Media expert discussion

Media Summit 2011
Photo taken by Jessica Bagdovitz | The Oswegonian

Oswego State students filled Waterman Theatre Thursday afternoon ready to take advice and information about diverse media from a group of five panelists during the Lewis B. O’Donnell 2011 Media Summit.

Moderated by Dr. Michael S. Ameigh, general manager of WRVO Public Media, the panelists discussed the diversities that define media today that did not exist a decade ago.

Before the discussion started, panelist Louis A. Borrelli Jr. shared a video from his iPhone 4S. It was Al Roker, his friend from Oswego State, saying hello to the students at the summit and apologizing for his absence, as he was in fact invited to participate as a panelist. Roker sponsored the Media Summit.

The first question from Ameigh grappled with advertising to diverse audiences and user-bases. Ric Harris, sales leader and media strategist at Accenture, stressed the importance of researching the diverse consumer groups to find where advertisements would be most useful in targeting minority groups.

“It is easier to buy in bulk,” Harris said. “It is easier to turn to mainstream programs and hope for the best instead of researching.”

Panelists also assessed the growing new media that rely on fast and active technology, compromising the importance of context and accuracy.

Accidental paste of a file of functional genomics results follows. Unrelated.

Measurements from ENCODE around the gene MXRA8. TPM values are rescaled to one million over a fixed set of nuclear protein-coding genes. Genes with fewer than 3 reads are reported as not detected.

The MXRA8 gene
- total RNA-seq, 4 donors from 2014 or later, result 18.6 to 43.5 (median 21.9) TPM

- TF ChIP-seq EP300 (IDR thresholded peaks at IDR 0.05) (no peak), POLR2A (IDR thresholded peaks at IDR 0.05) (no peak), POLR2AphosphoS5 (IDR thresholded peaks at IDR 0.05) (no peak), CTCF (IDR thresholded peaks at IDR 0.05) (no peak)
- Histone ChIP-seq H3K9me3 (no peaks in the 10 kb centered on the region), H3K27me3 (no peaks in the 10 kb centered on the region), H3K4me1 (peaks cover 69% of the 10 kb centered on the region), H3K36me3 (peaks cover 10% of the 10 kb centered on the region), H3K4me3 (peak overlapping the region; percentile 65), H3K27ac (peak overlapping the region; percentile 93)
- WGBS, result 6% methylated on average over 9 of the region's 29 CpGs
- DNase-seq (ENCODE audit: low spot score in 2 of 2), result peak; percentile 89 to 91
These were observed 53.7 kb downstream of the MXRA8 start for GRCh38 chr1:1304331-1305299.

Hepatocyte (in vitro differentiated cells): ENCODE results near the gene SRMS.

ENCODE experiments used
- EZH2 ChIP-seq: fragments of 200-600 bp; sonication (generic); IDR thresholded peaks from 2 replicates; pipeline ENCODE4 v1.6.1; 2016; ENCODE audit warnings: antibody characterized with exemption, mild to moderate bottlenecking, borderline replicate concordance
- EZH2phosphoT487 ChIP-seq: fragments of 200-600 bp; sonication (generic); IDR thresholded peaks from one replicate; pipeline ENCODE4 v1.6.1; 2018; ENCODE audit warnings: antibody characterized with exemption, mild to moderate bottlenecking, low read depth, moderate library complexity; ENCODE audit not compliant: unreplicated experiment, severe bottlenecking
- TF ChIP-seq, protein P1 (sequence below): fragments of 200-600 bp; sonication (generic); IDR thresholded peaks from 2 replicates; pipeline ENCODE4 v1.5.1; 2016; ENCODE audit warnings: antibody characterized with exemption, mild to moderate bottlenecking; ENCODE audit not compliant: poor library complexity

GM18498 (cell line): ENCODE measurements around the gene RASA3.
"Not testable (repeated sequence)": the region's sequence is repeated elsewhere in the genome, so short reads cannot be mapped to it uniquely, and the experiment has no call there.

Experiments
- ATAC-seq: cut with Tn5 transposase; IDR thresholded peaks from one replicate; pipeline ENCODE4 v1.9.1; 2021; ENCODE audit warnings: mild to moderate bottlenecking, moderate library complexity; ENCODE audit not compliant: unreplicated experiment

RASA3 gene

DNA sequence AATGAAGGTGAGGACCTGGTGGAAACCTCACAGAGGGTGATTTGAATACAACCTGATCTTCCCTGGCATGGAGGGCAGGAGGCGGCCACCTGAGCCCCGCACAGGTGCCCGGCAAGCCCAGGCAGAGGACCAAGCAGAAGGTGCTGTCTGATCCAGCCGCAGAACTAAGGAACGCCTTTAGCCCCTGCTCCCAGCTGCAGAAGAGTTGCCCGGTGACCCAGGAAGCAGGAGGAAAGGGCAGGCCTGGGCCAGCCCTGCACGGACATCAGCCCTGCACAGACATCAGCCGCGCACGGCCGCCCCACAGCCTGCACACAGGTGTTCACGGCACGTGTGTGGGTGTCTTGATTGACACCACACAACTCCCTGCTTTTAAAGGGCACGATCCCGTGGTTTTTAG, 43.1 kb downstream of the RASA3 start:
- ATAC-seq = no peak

“It requires users to be more responsible,” Borelli said. “The responsibility that used to belong to the news editor… now sits in the lap of the viewer.”

Kendis Gibson, the weekend anchor for WJLA-TV and a former student of Ameigh, referred to Twitter as “water-cooler story ideas.” He scans the 140-character updates from other news sources, discovering interesting ideas for himself.

“We need to figure out how to promote content without tipping off the competition,” Sharon Newman from ABC News Radio said.

The panelists also said graduates trying to find jobs must learn how to do as much as they can that relates to media.

“Push yourself until you’re uncomfortable,” Newman said. “And force yourself to listen to other viewpoints.”

The panelists also advised students to learn how to write well and how to tell a good story.

“The first story you have to learn to tell is your own,” Borelli said. “The first thing you’re selling is yourself. Convince them you can do it because if you can’t, the person who can will be the one who gets the job.”

After the summit, students walked out of the theatre to find career connectors waiting for them at round tables. They also had the opportunity to ask questions about their fields and listen to different stories about the successes in the lives of Oswego alumni.